I do not accept Mr. Gore's proposal to simply add the statement:
"The Israeli military has denied it carried out an air strike at the time at which the 16-year-old was killed. A military spokesman told AFP: 'from an initial check, there were no air strikes in the northern Gaza strip since the early hours of the morning' "
underneath an old web article is an adequate response to my complaints. Presumably hundreds of thousands of readers saw the original headline. Less than a dozen would see the proposed statement.
My proposal is that the Standard:
1) publish an opinion piece in the main paper (not online) that covers all of the above points (I am happy for them to use my text)
2) publish a statement in the main paper (not online) making it clear that their key source for the story on 12 March, Adham Abu Salmia, is an employee of a terrorist organisation who is a proven liar.
Finally, please note that on the day of the article I wrote to both the editor and letters page by email. My 'letter' was quite short and could have been printed on a subsequent day on their letters page. It did not and I got no response at all. Only then did I made the formal complaint to the PCC.
30 March 2012 Response by Will Gore r to the PCC:
I am sorry that Mr Davidson has found my response to his complaint so objectionable.
He argues that the AFP reporter says he actually saw the boy in question carrying an explosive device - I am not aware that is so. Either way, the fact remains that we published a story based on a report from a reliable news agency, which itself was based on information from several named sources, and our story has not been shown to be inaccurate. I accept that there is a dispute about its accuracy but that is rather different.
I also note what Mr Davidson says about the reliability of Adham Abu Salmia, who he describes as an employee of a terrorist organisation. But, while I do not discount what Mr Davidson says, I do not believe it is sufficient for us to conclude that our report was inaccurate or that we failed in our obligations under Clause 1 of the Code.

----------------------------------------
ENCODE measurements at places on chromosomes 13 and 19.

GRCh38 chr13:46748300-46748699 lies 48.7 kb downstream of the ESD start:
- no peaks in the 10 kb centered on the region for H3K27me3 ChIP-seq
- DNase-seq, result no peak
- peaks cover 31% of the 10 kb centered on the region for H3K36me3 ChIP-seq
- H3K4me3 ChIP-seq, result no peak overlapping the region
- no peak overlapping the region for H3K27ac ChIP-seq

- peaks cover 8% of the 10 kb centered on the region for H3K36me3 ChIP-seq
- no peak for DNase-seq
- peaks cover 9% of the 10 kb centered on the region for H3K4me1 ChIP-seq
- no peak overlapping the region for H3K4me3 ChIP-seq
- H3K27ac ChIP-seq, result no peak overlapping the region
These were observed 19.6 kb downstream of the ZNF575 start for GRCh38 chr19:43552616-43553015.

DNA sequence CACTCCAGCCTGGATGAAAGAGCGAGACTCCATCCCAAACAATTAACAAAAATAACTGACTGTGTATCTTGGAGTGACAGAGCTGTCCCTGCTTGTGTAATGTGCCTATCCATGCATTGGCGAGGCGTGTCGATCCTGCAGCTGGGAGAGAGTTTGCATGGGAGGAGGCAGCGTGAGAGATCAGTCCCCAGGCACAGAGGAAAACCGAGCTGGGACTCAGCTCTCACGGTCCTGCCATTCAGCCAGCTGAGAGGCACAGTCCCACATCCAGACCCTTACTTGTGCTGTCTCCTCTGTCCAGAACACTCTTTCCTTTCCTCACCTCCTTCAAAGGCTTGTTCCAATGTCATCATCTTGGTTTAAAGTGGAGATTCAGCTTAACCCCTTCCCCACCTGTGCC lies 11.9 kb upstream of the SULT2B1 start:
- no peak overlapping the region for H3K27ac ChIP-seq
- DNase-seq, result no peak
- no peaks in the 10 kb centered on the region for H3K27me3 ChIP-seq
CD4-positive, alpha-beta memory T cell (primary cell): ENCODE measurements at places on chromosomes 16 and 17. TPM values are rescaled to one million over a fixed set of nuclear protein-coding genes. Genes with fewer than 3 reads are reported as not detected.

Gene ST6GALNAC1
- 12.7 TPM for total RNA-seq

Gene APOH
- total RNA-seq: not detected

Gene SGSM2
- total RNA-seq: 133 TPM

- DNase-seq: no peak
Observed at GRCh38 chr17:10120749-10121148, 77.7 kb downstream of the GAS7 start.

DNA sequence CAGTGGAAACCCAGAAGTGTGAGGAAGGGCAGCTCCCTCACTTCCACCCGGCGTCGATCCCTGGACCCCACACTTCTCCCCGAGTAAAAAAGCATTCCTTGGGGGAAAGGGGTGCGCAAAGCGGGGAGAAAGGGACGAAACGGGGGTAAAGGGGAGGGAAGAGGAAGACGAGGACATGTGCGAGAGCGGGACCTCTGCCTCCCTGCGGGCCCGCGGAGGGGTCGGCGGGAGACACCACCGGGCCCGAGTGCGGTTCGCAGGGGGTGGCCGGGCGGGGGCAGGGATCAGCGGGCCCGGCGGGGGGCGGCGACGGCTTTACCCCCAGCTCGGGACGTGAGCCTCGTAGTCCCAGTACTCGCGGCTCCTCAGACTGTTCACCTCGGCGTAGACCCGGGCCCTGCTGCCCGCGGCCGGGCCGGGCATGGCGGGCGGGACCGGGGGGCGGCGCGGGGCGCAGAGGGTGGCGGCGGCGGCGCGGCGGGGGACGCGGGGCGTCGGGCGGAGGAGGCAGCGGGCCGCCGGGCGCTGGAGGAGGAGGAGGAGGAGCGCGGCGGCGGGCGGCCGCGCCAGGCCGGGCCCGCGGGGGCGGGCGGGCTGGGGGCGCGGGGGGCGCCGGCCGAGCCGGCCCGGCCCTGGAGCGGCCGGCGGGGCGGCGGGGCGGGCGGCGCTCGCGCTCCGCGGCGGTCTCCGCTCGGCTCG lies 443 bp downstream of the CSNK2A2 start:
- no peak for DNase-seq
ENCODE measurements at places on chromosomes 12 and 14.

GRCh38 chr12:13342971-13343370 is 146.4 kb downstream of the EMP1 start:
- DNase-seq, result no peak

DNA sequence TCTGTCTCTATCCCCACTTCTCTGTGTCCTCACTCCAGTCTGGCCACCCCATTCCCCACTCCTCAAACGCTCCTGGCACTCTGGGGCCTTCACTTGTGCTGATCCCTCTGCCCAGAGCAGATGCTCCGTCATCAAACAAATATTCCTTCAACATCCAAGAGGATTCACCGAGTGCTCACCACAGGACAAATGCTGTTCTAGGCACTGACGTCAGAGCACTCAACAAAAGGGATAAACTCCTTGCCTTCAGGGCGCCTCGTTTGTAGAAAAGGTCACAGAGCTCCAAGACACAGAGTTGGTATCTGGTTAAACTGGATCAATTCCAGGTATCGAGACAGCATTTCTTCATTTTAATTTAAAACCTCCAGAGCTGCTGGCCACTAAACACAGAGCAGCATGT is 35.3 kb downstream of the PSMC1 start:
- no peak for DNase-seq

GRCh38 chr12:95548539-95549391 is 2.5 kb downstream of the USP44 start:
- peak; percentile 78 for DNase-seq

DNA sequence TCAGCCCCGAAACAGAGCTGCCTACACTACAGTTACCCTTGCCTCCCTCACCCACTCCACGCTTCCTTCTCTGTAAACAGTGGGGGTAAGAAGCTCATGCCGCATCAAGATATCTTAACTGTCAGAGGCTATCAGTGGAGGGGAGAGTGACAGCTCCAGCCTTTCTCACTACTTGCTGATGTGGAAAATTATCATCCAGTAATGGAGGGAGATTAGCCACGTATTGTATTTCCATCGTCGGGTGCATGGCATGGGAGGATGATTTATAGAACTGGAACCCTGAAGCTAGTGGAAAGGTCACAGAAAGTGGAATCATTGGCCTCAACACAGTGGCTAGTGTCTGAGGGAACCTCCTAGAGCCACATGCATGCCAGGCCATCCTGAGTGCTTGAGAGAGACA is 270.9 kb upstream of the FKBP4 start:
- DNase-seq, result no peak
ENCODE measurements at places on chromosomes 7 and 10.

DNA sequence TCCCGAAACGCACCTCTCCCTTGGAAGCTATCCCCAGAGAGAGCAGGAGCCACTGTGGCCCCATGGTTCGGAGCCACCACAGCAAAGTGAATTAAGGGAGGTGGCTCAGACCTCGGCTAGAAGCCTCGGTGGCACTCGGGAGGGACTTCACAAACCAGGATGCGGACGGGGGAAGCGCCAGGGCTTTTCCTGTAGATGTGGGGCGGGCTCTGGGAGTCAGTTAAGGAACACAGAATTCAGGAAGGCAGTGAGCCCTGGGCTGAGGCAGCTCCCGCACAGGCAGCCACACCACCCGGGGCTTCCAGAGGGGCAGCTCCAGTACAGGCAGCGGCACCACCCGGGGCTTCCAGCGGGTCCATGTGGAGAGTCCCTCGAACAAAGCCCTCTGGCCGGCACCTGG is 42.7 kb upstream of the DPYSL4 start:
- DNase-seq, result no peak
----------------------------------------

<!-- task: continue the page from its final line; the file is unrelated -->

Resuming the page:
Mr Davidson is wrong to suggest that our newspaper group has an ingrained anti-Israel bias. We do not.
I know that Mr Davidson feels very strongly indeed about this issue, which he is quite entitled to. However, his proposals for resolving this complaint are wholly disproportionate. The suggestion I made in my last letter is, I believe, appropriate and I hope the Commission will agree.
I look forward to hearing from you. Do let me know if I can be of further assistance.
With best regards
30 March 2012 my response:
I note that Will has chosen to simply ignore most of the points I have made or reject them without any evidence.
In particular, Will has completely ignored the crucial point I made in my follow-up about the Palestinian 'spokesman' Adham Abu Salmia who was the source of the original report. Adham Abu Salmia is a Hamas employee who has have been PROVEN to be a complete liar (as documented in my response). Since this proven liar was the source of the story, Will's claim that the source was 'reliable' is demonstrably untrue.
Under the circumstances, before I make a decision about the next step, I would like to know what the Standard's position is now with respect to running stories based on Adham Abu Salmia's claims.
3 April Response by Will Gore to the PCC:
I have not, as far as I can see, described Adham Abu Salmia is 'reliable'; I think Mr Davidson has misread my response. I described AP as a reliable agency and made the point that its information - and the information in our article - was attributed to an identifiable source. It is well-known that the Gaza strip is administered by Hamas and readers may decide to make their own judgement about the statements of that organisation's officials.
The fact is, we published a report about an incident that had taken place that day during the course of an ongoing conflict. It was based on information available at the time and I believe we were entitled to use the material in question. The proposals I have made to update the situation are reasonable. If it assists, I would also be prepared to place a note on our archive files making clear that a complaint has been made about the reliability of Adham Abu Salmia. I cannot and will not give a guarantee that he will never again be quoted in the Evening Standard.
If Mr Davidson does not consider that my suggestions are adequate I would ask that this matter be put to the Commission for a view under the Code.
The PCC asked me the following:
Please let me know if these steps (described in Will Gore’s letter) might be a means of resolving your complaint, in which case a summary of your complaint and the steps taken by the newspaper to resolve it would also appear on the PCC's website, acting as a public record of your concerns against the newspaper. Otherwise, as it does not appear that the newspaper is willing to offer anything further, I would propose that this matter be referred to the Commission for formal consideration.
My response on 10 April 2012 was: